“The Doll” also has a next-generation marker, in the role of Olive’s neighbour, Bubba. Bubba wants to live a life just like, Olive; though the play suggests strongly that this might not be something to aspire to, it doesn’t hold up marriage as the better option. Though the play doesn’t end in a particularly positive way for any of the characters, Bubba’s future is left wide open.

As, of course, is the future of Nola and Stevie’s son – a child about which Nola says, “Thank God it’s not a girl.” For as much as she has grown to see the men in her life are driven by a base instinct to degrade, humiliate and perhaps even murder women, she’d rather be in control of teaching a boy to be not like that than to bring a girl into a world where she may well be a victim if she’s good looking or cop it if she’s not good looking enough. 

The sentiment is heartbreaking, but as the other women agree to support Nola’s raising the child to not be like “the boys”, a nihilistic ending is avoided – but only just. And Sandra Sprague, well, she can only see the baby’s father in him – and love her boys as only a mother could.

Summer of the Seventeenth Doll and The Boys are major works in the history of Australian theatre. Their newest productions are bold and exciting; Doll’s three hours fly by, and The Boys’ keeps its audience riveted for its tension-filled two acts.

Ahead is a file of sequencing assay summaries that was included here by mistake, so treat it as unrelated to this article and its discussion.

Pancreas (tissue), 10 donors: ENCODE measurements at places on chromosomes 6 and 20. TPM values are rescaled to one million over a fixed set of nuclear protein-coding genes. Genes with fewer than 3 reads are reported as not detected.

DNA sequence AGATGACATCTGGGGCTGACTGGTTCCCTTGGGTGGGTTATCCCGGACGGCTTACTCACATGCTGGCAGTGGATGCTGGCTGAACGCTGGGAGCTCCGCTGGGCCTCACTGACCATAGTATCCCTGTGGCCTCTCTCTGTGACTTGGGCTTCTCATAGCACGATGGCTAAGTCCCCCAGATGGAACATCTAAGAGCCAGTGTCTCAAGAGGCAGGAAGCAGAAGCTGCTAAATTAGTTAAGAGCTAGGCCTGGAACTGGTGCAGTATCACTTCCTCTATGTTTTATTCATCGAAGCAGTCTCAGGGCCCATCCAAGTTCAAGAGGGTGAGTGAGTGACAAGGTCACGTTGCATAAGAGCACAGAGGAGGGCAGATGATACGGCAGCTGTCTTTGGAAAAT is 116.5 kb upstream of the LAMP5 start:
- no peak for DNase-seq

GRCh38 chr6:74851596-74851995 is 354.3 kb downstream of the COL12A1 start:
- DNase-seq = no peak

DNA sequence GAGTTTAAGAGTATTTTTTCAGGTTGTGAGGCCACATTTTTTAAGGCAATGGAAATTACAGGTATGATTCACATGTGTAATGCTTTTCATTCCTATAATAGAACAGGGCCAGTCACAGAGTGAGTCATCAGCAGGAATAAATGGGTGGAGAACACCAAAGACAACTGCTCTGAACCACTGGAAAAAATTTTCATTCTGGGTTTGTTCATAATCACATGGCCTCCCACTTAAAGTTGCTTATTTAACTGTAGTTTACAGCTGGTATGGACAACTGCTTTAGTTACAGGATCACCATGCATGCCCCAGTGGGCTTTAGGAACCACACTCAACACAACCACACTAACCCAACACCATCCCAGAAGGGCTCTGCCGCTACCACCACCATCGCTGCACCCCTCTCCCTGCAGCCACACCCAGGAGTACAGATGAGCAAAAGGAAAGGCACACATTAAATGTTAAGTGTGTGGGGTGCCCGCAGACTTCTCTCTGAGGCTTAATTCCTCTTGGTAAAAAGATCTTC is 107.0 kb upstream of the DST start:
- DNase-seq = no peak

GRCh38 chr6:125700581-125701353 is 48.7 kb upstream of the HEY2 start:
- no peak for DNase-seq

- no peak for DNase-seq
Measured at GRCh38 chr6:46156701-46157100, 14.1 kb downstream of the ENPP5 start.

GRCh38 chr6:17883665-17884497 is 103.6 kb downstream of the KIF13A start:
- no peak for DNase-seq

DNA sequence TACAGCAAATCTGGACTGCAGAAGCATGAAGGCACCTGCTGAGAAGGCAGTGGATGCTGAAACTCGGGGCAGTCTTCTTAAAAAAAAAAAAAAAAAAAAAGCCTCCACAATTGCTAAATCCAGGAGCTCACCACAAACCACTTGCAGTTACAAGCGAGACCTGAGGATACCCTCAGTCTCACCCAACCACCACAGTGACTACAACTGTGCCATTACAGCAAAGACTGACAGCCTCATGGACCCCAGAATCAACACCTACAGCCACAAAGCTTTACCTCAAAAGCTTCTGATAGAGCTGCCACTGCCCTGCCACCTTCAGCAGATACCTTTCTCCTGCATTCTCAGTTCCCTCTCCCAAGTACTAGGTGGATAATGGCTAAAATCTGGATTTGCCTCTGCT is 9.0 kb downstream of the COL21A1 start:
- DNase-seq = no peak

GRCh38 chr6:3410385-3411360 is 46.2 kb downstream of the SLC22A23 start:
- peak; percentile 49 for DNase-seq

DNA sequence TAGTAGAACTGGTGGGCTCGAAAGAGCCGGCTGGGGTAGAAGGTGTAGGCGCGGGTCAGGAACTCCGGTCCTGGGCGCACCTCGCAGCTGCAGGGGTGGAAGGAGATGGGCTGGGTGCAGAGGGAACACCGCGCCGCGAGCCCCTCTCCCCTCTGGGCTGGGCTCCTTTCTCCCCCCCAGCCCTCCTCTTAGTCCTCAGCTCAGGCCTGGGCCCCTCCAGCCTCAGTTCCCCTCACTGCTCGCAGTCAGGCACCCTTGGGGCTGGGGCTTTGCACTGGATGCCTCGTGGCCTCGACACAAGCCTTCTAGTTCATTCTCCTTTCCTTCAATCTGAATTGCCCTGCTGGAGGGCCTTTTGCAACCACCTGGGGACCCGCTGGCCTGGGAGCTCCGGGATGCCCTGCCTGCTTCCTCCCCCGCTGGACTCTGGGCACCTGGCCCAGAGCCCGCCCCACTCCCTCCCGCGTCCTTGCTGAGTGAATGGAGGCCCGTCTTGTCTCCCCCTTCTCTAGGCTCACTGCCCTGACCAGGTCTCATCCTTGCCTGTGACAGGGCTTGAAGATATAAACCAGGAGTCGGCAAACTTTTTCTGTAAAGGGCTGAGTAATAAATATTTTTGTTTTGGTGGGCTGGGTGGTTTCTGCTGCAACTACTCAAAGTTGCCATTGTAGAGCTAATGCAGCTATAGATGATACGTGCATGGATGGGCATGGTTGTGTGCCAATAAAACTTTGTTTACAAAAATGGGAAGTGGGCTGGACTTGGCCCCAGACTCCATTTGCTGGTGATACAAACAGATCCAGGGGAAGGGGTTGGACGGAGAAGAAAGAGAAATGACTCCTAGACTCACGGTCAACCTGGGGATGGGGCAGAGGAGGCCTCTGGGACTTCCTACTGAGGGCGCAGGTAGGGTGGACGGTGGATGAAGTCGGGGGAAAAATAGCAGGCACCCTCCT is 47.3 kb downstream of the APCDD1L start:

Kudos to director Neil Armfield for reviving a classic in such an energetic way – and props to the MTC for transfering a Belvoir production of a Melbourne icon to its home town. Helen Thompson’s Pearl steals the show, though none of the cast should be overlooked – particlarly Steve Le Marquand and Robyn Nevin – the play is a balancing act from beginning to end.

Sam Strong’s production of The Boys is a tough watch; a visceral experience to rival my experience of The Hayloft Project’s Thyestes – which is also playing as part of the Sydney Festival. Using the intimate Stables Theatre space, we are witnesses to these destructive men and these tough, no-nonsense women. The action is bold, the music is loud and unsettling, the performances burned into my mind. Josh McConville’s Brett is particularly terrifying; and though the play never, ever condones his actions, it allows the character to speak his mind and – once in a moment with his mother – show a tiny glimpse of the terror behind his eyes.

The women of The Boys are the absolute key to making the show work, and I basically have to list them all – Jeanette Cronin’s slightly comic, mainly controlling Sandra; Cheree Cassidy’s Michelle, who evolves from a toughened long-term victim-of-circumstance into a woman ready to admit she was wrong; Louisa Mignone’s Jackie – the smartest of all the women, who ever-so-subtly begins to doubt herself; and the amazing Eryn Jean Norvill, whose Nola is shackled to the Sprague’s by her child – but whose love for her kid might be the hope that was corrupted and lost in Sandra so long ago.

In the end, though, these two plays are as different from each other as they are the same. The speak from different eras and come to different conclusions - to the extent they have any answers at all. But they do give unique and complicated voices to women, which even now can be lost on stage as much as it is in life. 

Thank The Boys and "The Doll" for the girls.


Summer of the Seventeenth Doll is at The Playhouse in Melbourne until February 18, 2012.

The Boys is at the Stables Theatre in Sydney until March 3, 2012.